“This is all my real savings,” says Berent, a professor emeritus of NYU who used his gift to establish a new professorship in Goethe Studies. “I wanted to use it to create something meaningful and support the University that has played a central role in my life.” The Charitable Gift Annuity enables him to promote NYU’s continued excellence while also achieving his own financial objectives.
Lott, an expert in tax and finance, used his gift to establish a lectureship and fellowships in fine art. “In this time of economic uncertainty, I can’t see a more rewarding and stable way to support the arts and help increase my retirement income,” he says.
For both Prof. Berent and Mr. Lott, giving to NYU is a hallmark of their commitment to the world of art and culture, and wise planning helps them enjoy their gifts and take full advantage of the financial and tax benefits.
Paul and Gloria Einhorn
Grateful for tuition assistance he received when he was a student at NYU, Paul Einhorn (STERN '39) and his wife Gloria have long desired to establish a permanent scholarship fund at the Stern School. "Education is the greatest gift," Paul says. "I wanted to pay NYU back for the education I received, and help students obtain the same advantages I experienced."
For the Einhorns, the chance to give back finally arrived—on a scale much greater than they had imagined possible. Their charitable goals and financial circumstances, combined with the tax laws, presented an opportunity in the form of a Charitable Remainder Trust. Paul faced a significant capital gain if he sold his highly appreciated stock. Instead, he contributed the stock to the CRT, avoided the capital gain, and the CRT became a source of income for Paul and Gloria. Ultimately, the trust assets will create the scholarship fund they had dreamed of.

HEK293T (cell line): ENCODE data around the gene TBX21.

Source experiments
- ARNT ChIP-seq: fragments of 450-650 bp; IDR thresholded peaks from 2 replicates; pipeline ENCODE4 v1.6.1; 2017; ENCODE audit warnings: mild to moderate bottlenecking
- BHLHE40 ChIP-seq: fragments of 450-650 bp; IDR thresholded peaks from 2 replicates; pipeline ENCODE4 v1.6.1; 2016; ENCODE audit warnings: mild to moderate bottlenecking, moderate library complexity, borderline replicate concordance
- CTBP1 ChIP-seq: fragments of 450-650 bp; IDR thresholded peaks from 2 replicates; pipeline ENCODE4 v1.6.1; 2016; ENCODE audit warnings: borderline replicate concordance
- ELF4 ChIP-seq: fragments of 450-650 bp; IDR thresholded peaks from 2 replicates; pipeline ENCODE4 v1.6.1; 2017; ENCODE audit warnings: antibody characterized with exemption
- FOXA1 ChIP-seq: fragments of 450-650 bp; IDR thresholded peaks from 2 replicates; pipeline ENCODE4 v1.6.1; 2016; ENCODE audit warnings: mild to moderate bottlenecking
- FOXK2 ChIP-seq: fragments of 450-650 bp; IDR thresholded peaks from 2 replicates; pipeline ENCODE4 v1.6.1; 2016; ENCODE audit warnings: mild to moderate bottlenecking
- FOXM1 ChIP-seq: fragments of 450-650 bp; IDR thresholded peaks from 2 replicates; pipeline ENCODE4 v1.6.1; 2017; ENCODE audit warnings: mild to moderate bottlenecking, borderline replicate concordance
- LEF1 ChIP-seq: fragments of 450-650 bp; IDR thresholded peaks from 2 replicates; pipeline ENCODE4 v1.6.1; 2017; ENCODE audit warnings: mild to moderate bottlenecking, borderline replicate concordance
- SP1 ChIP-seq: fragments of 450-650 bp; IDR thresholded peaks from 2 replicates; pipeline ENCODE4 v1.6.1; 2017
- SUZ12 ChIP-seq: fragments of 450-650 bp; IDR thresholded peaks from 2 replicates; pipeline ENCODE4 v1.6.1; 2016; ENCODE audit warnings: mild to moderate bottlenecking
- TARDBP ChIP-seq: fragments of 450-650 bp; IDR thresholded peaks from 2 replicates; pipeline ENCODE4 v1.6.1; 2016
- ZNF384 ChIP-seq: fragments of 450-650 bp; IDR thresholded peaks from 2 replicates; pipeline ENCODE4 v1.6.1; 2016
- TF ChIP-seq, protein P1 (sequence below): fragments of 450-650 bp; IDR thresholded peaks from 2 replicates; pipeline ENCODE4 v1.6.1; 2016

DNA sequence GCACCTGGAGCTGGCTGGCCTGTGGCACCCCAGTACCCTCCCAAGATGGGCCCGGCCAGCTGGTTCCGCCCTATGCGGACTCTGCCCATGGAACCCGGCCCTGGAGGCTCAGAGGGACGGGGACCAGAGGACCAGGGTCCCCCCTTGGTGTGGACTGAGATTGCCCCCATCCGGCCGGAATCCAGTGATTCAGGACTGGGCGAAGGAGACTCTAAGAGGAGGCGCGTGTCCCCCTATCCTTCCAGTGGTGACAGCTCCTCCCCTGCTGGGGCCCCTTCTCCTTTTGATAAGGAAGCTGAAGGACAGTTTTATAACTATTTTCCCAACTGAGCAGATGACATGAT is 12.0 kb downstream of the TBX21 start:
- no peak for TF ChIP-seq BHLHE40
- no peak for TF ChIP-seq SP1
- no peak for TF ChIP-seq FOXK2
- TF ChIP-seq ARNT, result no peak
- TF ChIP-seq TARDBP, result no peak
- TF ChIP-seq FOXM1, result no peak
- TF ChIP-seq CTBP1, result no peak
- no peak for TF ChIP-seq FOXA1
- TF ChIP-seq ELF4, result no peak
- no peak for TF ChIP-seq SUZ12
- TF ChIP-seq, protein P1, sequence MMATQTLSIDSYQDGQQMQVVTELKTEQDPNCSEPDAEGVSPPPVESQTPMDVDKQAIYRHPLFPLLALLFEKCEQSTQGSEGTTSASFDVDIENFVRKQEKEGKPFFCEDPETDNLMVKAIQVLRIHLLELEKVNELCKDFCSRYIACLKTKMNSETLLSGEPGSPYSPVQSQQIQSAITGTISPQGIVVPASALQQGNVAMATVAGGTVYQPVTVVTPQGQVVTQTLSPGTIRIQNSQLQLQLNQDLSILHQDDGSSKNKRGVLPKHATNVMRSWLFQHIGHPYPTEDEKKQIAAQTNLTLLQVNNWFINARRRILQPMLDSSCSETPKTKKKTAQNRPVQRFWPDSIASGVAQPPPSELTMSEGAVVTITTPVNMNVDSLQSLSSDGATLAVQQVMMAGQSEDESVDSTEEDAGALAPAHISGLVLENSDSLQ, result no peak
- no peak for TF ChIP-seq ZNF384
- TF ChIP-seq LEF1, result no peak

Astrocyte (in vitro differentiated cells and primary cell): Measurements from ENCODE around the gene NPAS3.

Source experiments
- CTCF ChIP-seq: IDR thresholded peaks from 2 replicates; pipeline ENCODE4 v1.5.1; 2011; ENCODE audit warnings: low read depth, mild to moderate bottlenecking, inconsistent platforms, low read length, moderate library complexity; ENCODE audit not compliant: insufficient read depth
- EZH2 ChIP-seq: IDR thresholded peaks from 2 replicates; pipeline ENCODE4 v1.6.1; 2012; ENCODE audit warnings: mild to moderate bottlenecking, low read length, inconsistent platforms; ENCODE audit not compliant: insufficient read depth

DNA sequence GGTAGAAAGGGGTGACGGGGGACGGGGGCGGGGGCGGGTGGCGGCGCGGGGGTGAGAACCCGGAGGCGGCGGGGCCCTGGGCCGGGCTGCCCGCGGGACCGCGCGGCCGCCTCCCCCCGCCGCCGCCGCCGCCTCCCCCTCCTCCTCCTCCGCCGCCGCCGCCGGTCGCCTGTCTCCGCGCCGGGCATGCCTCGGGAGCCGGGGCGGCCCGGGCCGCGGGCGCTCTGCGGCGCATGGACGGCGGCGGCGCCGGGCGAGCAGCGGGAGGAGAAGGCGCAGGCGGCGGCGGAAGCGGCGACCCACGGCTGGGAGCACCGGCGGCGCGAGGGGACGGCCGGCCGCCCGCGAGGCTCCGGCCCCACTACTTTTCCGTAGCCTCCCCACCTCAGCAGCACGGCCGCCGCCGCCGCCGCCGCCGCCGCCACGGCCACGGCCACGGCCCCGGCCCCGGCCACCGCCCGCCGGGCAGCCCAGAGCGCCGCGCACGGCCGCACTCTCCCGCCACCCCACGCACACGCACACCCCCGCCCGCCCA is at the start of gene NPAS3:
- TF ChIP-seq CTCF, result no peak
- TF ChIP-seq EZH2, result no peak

Donald Simms named the Leonard N. Stern School of Business as the principal beneficiary of his estate. Mr. Simms remembered the Stern School so generously because of his desire to provide tuition assistance and encouragement to students who would otherwise be forced to work two or even three jobs (as many of our students do), and miss out on a full appreciation and enjoyment of a close relationship with teachers and classmates.
Mr. Simms’s own story is one of perseverance and diligence. He entered the Stern School (then the School of Commerce) in 1948, shouldering a full course-load as well as working full-time on the midnight shift at a residence for delinquent children to pay for his tuition and books. Through it all, he missed the opportunity to spend time with other students—a lasting regret which compelled him to provide for a scholarship fund, so that other students will have the freedom to engage in a variety of activities and to apply themselves more fully to their studies.
Leif Olsen is the proud owner of three degrees, a transformative set of experiences, and a life-income annuity—all from New York University.
Leif took his first NYU course in 1940, when he signed up for an adult vocational education course at Washington Square. At the time, he was a recent high school graduate working in a Hoboken marine electrical shop. Following his military service in World War II, Leif immediately headed back to Washington Square and NYU. Dispatching his early dream of writing the Great American Novel, Leif took two graduate degrees in psychology at the Steinhardt School, and enjoyed a long career in the field of human resources management.